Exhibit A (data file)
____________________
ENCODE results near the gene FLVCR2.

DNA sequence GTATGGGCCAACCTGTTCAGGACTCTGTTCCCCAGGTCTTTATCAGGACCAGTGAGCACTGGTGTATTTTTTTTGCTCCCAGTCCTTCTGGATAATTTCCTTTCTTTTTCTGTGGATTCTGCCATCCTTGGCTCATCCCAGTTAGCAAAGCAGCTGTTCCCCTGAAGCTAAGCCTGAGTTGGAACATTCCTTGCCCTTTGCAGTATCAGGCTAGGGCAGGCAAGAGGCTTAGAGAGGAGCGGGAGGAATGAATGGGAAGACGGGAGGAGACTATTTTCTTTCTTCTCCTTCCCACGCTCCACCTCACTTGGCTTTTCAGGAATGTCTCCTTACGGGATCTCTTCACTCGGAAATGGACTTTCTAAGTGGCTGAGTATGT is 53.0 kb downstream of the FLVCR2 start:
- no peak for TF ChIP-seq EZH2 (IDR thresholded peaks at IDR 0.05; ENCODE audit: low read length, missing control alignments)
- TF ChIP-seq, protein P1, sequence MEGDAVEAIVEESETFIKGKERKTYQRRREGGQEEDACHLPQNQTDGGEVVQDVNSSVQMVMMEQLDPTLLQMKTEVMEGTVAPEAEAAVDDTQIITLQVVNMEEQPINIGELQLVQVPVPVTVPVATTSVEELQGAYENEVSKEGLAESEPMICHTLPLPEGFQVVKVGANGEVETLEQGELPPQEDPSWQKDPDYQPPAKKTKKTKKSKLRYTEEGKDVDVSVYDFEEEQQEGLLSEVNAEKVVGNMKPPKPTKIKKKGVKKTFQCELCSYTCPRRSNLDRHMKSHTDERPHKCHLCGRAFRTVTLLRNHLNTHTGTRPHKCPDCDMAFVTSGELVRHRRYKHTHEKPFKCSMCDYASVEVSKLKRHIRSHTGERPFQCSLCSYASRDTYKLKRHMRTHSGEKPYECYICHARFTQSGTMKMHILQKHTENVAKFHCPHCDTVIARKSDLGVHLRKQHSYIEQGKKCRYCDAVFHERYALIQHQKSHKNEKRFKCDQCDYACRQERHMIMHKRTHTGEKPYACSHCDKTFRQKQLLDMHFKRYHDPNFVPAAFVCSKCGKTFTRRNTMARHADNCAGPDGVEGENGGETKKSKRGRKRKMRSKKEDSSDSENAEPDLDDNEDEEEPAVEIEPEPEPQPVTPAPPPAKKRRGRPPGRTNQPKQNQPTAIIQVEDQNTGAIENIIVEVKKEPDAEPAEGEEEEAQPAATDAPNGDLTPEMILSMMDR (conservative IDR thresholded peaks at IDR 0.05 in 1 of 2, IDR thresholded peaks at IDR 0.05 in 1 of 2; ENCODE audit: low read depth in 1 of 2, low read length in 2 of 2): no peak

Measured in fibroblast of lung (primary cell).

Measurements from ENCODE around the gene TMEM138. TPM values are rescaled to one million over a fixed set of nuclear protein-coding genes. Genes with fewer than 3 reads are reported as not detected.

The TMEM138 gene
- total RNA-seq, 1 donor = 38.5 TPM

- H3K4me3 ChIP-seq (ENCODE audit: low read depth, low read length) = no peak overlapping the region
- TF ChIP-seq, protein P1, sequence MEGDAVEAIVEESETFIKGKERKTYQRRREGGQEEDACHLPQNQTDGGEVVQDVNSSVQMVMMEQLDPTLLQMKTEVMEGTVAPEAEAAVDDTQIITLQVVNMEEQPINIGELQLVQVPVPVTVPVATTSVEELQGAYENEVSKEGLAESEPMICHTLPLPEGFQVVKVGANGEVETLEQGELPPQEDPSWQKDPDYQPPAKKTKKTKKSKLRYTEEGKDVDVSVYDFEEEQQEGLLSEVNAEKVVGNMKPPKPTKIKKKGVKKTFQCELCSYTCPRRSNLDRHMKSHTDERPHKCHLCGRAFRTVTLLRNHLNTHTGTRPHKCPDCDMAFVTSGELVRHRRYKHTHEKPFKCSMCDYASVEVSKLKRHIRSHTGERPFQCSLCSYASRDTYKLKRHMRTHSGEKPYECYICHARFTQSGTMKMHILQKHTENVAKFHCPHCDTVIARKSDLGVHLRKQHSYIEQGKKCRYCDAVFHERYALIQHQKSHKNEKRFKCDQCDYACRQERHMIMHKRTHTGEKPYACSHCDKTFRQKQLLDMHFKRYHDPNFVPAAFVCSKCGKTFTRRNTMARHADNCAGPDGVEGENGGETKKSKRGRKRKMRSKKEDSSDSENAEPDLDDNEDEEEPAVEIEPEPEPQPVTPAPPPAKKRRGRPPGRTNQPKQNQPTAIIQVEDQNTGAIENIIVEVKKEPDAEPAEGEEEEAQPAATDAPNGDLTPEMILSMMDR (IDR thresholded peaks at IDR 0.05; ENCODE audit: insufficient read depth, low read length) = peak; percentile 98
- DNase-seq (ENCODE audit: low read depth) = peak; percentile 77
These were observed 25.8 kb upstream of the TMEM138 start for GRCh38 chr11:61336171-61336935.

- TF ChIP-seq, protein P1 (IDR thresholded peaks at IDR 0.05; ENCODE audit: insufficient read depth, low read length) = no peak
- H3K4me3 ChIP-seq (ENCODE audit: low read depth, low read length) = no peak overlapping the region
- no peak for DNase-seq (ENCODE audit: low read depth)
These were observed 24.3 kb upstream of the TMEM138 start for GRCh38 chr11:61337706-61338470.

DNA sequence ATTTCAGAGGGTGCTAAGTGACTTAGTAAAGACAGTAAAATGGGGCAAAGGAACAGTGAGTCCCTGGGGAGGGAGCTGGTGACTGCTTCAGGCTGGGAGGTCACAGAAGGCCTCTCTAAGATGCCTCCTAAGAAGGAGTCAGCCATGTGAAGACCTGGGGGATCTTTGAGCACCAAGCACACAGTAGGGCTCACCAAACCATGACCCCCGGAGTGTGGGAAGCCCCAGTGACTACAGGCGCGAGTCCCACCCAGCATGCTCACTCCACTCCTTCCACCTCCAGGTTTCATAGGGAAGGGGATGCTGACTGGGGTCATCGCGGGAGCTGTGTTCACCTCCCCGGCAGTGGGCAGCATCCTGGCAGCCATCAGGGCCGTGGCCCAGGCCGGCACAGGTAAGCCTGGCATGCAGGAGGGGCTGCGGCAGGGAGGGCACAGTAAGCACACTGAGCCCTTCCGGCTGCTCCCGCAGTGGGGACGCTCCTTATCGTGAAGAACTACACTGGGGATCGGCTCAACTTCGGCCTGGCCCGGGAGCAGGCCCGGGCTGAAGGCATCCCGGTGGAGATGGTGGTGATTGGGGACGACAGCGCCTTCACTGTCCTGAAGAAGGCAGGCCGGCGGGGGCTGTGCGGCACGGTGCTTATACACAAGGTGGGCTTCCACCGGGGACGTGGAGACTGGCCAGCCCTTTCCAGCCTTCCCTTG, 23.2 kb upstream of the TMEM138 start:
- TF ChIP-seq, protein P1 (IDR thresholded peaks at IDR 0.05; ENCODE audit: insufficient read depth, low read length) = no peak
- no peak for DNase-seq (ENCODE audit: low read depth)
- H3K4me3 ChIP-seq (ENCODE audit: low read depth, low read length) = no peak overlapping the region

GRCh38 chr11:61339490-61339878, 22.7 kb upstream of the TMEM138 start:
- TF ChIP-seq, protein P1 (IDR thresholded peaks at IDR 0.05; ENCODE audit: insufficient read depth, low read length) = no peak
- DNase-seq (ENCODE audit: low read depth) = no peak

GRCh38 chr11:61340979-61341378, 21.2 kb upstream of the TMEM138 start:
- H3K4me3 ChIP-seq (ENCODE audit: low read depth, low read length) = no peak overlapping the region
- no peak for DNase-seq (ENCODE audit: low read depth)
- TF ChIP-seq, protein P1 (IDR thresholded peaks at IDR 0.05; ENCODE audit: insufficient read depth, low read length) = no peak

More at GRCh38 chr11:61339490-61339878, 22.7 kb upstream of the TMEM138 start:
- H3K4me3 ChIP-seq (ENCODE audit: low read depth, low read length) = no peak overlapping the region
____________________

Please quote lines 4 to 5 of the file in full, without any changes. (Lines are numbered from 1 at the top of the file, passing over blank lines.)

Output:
- TF ChIP-seq, protein P1, sequence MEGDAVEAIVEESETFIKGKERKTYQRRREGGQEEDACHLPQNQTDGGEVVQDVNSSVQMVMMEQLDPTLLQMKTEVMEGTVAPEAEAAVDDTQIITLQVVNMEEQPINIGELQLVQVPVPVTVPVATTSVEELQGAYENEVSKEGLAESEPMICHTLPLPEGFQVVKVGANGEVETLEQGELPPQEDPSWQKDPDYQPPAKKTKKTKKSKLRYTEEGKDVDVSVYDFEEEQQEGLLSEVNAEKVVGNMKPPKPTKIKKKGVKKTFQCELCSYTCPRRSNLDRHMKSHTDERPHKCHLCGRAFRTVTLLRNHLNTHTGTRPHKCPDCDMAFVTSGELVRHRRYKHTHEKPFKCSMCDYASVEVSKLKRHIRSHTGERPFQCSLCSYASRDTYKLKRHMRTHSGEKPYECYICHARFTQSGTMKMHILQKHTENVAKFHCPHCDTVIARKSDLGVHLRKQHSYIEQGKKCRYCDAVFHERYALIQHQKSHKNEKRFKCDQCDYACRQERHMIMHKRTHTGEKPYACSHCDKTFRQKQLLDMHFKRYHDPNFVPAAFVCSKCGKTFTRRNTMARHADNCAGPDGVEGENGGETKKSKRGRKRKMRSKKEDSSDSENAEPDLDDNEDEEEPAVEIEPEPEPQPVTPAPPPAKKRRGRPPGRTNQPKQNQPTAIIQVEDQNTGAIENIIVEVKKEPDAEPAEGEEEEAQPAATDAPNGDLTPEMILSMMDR (conservative IDR thresholded peaks at IDR 0.05 in 1 of 2, IDR thresholded peaks at IDR 0.05 in 1 of 2; ENCODE audit: low read depth in 1 of 2, low read length in 2 of 2): no peak

Measured in fibroblast of lung (primary cell).